Integrating Robots and Ecology in Pollen-Limited Crops


Location: Upson 106 Conference Room Next to the Lounge

Time: 2:55p.m.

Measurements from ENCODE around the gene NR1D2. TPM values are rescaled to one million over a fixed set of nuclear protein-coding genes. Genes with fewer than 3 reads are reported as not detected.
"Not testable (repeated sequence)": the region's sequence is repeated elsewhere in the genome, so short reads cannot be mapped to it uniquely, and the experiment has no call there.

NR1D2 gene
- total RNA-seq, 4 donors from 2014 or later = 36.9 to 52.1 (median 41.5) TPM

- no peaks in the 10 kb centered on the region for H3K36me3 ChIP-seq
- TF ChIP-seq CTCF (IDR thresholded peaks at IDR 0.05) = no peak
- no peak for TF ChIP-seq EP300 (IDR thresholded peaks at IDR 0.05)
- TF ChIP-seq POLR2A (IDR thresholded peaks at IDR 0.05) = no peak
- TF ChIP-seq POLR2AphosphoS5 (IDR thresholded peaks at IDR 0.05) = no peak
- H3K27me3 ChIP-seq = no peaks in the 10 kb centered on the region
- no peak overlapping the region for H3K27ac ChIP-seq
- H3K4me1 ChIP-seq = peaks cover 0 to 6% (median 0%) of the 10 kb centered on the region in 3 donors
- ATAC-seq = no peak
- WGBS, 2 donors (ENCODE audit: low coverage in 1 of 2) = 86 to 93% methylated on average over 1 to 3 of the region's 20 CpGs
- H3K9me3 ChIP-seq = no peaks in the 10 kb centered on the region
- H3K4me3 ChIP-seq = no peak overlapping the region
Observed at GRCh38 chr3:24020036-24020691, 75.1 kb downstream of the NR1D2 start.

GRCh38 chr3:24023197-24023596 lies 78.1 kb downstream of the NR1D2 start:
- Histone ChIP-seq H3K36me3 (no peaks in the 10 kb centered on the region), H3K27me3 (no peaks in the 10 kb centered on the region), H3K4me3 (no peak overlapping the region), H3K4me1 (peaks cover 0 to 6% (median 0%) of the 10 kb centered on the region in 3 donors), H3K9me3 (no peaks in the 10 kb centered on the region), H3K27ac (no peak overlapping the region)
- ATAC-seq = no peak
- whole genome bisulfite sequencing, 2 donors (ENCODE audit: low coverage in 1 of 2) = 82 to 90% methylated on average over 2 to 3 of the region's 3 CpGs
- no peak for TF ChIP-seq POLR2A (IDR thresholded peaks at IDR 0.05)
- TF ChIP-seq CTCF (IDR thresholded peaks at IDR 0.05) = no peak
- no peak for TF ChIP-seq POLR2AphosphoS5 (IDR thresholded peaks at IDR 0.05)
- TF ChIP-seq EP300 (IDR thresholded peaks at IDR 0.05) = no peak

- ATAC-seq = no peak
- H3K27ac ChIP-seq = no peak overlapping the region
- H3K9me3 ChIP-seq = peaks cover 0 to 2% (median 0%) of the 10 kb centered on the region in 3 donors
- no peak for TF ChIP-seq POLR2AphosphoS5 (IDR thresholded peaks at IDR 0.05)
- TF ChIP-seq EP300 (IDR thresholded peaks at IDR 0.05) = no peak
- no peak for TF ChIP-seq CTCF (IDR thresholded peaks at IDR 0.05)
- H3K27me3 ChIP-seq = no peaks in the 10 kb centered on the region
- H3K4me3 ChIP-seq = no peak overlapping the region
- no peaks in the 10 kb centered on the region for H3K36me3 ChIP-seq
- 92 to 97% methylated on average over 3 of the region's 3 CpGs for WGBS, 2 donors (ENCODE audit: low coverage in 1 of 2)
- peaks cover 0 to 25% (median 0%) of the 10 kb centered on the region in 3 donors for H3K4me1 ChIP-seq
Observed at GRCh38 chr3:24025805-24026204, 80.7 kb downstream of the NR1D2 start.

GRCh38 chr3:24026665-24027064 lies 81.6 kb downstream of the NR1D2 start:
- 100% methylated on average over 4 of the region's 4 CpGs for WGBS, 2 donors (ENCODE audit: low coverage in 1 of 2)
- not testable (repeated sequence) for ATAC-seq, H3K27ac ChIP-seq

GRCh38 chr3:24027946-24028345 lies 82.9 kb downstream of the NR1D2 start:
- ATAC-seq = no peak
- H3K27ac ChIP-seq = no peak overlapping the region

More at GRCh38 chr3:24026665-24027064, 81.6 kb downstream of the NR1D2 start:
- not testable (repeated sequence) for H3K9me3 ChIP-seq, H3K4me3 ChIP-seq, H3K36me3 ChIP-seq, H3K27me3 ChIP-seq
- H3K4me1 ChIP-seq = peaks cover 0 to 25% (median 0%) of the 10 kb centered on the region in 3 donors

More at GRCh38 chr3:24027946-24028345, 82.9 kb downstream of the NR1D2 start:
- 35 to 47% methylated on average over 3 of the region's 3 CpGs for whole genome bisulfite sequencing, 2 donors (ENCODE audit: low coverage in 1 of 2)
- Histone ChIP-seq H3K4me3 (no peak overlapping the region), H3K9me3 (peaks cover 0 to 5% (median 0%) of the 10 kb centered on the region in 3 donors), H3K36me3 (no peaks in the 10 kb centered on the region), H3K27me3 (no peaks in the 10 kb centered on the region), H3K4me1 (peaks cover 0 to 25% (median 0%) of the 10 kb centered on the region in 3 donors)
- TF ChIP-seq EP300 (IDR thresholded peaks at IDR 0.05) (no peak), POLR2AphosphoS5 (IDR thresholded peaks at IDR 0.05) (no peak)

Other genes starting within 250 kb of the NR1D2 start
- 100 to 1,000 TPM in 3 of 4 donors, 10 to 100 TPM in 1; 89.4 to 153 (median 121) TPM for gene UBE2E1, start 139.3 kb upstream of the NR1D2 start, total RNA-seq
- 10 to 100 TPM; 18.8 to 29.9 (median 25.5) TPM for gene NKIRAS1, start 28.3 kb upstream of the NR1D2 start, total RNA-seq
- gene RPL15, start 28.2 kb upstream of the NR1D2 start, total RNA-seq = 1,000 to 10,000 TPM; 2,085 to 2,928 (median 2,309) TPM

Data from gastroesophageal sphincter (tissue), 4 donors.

Abstract: Although the majority of the human diet stems from staple grains, approximately 75% of agricultural crops needs some amount of pollination. Global reliance on crop pollination is expanding, yet farmers in many parts of the world suffer from increasingly unpredictable yields stemming from dwindling populations of wild pollinators and unsustainable losses of managed bees. We are launching a research project in which we aim to integrate robotic and bio-hybrid agents into the crop ecosystem, to enable observation, estimation, and optimization of yield in pollen-limited crops. The core research challenge is to enable scalable and robust coordination of ubiquitous swarms composed of intelligent entities with varying degrees of capability, controllability, and cost. The project will revolve around a scheduling framework that assimilates and dispatches information and tasks at different levels of granularity, to permit robust progress by diverse agents in the face of failures and dynamic environments; we are also examining autonomous robots (drones and rovers) for managed pollination.